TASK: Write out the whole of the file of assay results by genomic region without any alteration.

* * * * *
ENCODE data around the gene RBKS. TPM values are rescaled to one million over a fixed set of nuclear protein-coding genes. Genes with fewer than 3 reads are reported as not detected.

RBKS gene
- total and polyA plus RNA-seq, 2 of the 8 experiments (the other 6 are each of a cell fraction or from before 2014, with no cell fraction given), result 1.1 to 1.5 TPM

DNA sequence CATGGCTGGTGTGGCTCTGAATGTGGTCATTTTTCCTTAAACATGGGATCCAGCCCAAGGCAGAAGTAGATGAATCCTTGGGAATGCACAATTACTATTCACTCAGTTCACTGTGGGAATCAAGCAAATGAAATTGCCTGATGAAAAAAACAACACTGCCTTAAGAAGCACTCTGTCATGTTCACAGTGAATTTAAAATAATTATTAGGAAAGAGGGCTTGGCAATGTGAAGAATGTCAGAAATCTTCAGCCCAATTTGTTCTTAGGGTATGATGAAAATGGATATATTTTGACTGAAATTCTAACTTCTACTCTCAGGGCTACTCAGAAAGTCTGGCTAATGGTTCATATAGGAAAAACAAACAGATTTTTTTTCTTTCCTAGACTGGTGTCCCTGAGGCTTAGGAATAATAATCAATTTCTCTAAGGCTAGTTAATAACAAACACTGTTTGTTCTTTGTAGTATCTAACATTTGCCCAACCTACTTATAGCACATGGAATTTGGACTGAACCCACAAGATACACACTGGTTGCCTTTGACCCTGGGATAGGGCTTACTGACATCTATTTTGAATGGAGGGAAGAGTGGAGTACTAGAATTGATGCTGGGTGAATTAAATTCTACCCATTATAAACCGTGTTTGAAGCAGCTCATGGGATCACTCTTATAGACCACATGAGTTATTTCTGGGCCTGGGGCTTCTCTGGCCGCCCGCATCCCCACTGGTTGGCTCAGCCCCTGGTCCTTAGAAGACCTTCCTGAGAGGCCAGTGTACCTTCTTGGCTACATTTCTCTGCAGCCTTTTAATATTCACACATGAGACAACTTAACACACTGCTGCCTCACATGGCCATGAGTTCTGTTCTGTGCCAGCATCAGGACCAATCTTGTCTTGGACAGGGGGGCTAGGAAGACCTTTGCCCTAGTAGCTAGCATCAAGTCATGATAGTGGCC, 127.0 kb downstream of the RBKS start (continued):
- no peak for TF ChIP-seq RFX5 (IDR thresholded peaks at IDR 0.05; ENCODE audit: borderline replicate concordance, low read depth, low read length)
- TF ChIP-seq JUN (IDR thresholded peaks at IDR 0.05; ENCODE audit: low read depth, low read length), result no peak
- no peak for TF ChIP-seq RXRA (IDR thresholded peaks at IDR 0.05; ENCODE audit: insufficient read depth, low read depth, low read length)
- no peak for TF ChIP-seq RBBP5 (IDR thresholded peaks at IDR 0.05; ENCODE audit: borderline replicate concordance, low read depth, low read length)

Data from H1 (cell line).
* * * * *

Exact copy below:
ENCODE data around the gene RBKS. TPM values are rescaled to one million over a fixed set of nuclear protein-coding genes. Genes with fewer than 3 reads are reported as not detected.

RBKS gene
- total and polyA plus RNA-seq, 2 of the 8 experiments (the other 6 are each of a cell fraction or from before 2014, with no cell fraction given), result 1.1 to 1.5 TPM

DNA sequence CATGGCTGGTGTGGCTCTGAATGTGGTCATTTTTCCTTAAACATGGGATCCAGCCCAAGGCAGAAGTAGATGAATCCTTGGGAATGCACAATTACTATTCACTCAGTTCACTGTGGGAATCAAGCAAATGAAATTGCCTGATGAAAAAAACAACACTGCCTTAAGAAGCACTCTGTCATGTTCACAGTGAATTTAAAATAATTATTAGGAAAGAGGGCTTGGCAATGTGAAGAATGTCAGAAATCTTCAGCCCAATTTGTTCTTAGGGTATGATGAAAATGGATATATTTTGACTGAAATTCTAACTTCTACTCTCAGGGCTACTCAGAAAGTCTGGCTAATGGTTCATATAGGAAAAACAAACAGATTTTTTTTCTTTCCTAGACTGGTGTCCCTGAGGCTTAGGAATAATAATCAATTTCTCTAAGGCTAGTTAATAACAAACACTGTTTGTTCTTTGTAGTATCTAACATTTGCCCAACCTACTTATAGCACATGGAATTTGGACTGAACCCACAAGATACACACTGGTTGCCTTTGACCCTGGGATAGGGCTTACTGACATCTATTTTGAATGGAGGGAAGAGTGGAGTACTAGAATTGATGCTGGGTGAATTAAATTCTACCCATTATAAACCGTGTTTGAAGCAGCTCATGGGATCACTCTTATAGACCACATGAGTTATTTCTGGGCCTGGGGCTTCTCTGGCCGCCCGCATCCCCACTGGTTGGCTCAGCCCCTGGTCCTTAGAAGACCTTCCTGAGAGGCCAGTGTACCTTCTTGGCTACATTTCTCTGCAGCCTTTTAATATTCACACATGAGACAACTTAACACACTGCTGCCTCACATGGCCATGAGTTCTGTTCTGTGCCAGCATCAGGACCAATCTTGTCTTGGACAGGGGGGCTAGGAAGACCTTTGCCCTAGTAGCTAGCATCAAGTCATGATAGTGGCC, 127.0 kb downstream of the RBKS start (continued):
- no peak for TF ChIP-seq RFX5 (IDR thresholded peaks at IDR 0.05; ENCODE audit: borderline replicate concordance, low read depth, low read length)
- TF ChIP-seq JUN (IDR thresholded peaks at IDR 0.05; ENCODE audit: low read depth, low read length), result no peak
- no peak for TF ChIP-seq RXRA (IDR thresholded peaks at IDR 0.05; ENCODE audit: insufficient read depth, low read depth, low read length)
- no peak for TF ChIP-seq RBBP5 (IDR thresholded peaks at IDR 0.05; ENCODE audit: borderline replicate concordance, low read depth, low read length)

Data from H1 (cell line).